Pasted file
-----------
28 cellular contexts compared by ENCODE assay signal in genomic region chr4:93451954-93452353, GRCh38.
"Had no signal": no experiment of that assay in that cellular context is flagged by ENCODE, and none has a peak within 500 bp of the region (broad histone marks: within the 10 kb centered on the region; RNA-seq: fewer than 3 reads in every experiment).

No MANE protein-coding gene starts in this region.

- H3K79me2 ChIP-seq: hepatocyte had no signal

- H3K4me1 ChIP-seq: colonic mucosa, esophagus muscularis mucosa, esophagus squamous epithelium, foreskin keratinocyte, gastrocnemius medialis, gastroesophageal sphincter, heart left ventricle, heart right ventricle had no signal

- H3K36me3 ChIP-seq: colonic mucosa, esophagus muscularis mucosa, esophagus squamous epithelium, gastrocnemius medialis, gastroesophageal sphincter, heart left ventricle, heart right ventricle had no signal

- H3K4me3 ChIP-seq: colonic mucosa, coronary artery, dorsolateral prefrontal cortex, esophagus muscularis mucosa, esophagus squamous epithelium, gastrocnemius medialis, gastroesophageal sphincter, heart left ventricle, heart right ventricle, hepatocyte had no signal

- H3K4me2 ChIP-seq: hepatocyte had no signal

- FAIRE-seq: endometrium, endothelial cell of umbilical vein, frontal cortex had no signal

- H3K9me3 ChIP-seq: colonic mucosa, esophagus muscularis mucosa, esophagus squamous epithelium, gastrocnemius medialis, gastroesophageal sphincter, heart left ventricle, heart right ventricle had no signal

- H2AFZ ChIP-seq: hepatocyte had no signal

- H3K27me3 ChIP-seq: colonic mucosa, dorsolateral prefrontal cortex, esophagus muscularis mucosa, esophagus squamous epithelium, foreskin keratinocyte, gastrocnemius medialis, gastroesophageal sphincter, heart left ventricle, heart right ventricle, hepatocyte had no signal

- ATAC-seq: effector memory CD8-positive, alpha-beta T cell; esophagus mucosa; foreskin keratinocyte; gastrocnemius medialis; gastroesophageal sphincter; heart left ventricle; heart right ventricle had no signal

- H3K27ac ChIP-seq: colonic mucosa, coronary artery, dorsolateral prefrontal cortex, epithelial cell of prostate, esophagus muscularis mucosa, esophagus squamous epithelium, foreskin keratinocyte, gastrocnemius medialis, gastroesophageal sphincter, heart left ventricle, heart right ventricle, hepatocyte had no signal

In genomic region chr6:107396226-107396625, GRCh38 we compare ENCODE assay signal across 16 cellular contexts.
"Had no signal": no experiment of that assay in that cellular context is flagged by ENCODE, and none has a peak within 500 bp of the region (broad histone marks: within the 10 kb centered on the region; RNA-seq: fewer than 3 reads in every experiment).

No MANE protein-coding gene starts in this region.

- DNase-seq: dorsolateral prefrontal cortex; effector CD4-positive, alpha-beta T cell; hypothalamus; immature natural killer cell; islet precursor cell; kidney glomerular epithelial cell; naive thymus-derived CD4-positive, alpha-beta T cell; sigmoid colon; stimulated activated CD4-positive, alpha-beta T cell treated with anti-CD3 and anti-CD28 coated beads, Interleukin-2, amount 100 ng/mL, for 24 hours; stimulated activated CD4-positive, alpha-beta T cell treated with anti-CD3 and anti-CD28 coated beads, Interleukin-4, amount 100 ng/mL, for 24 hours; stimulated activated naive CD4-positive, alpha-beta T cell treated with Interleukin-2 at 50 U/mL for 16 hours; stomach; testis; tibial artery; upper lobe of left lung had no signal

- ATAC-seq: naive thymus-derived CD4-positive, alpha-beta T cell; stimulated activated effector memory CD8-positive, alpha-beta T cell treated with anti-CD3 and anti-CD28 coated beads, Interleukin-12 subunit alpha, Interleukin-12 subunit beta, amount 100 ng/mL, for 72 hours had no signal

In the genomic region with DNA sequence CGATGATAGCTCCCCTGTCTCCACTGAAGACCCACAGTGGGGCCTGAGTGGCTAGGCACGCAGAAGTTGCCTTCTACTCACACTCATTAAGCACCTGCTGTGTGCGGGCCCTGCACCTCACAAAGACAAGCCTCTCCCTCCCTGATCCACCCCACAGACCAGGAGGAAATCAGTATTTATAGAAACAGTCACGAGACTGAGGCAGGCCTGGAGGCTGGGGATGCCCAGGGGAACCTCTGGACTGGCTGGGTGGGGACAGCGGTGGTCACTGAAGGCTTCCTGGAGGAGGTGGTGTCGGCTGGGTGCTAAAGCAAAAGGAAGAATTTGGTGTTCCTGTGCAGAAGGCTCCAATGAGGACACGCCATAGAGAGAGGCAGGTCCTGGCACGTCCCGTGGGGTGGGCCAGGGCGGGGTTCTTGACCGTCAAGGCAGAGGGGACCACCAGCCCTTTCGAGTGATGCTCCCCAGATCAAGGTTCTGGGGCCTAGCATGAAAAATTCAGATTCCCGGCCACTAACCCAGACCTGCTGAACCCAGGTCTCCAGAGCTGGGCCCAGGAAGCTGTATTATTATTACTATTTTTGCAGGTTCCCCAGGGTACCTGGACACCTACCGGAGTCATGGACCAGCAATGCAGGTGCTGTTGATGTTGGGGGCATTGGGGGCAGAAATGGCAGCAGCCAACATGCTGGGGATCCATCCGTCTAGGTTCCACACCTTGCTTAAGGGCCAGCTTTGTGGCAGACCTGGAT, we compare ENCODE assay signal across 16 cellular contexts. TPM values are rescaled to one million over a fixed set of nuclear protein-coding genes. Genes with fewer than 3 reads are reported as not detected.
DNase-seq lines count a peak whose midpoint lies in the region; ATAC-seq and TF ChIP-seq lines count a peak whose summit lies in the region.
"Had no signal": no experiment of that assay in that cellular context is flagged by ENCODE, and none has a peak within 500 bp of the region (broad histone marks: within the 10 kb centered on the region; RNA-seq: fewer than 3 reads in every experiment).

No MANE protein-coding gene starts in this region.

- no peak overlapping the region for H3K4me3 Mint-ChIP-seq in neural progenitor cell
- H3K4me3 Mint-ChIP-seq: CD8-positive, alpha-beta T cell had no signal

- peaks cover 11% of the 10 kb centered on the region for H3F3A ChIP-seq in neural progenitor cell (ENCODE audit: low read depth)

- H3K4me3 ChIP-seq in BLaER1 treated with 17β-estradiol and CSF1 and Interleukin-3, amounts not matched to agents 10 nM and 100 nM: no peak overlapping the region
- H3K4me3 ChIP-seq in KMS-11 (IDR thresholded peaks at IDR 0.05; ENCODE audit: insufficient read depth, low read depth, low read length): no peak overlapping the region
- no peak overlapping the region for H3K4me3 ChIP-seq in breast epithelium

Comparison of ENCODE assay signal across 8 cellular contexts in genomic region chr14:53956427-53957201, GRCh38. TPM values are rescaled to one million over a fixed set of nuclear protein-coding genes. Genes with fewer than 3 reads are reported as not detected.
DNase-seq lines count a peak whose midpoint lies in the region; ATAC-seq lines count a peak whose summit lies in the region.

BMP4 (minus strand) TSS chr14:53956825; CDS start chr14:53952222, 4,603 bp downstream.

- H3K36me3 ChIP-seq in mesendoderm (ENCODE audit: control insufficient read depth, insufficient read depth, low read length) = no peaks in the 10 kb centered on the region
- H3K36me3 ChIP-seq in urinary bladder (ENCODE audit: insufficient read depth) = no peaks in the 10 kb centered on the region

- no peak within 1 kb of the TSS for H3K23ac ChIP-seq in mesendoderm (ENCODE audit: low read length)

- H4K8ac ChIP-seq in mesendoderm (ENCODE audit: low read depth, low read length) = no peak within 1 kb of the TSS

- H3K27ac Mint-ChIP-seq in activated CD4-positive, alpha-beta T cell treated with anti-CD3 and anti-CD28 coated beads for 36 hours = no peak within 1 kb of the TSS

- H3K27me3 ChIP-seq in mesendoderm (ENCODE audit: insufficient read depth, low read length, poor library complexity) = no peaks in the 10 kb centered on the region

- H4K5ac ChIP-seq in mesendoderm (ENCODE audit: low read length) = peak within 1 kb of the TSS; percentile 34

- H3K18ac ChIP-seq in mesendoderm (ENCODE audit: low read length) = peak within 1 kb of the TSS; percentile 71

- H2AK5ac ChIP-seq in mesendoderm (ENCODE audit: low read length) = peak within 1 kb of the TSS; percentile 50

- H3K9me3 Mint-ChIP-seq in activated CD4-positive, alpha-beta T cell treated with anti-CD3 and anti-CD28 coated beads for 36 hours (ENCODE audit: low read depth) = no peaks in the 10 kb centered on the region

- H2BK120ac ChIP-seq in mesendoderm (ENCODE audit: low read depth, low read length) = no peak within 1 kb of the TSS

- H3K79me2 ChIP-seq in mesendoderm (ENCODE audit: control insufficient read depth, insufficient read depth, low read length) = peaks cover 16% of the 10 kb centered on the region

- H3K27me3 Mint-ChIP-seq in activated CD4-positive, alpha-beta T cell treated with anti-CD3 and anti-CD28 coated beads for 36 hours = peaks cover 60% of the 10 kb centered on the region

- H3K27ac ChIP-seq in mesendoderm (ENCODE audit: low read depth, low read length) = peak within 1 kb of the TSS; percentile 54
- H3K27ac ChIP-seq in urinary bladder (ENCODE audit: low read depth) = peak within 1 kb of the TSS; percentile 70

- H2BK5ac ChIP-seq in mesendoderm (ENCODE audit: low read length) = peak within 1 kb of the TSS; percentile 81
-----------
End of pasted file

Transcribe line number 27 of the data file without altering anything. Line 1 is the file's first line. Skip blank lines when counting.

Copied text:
- H3K4me3 ChIP-seq in BLaER1 treated with 17β-estradiol and CSF1 and Interleukin-3, amounts not matched to agents 10 nM and 100 nM: no peak overlapping the region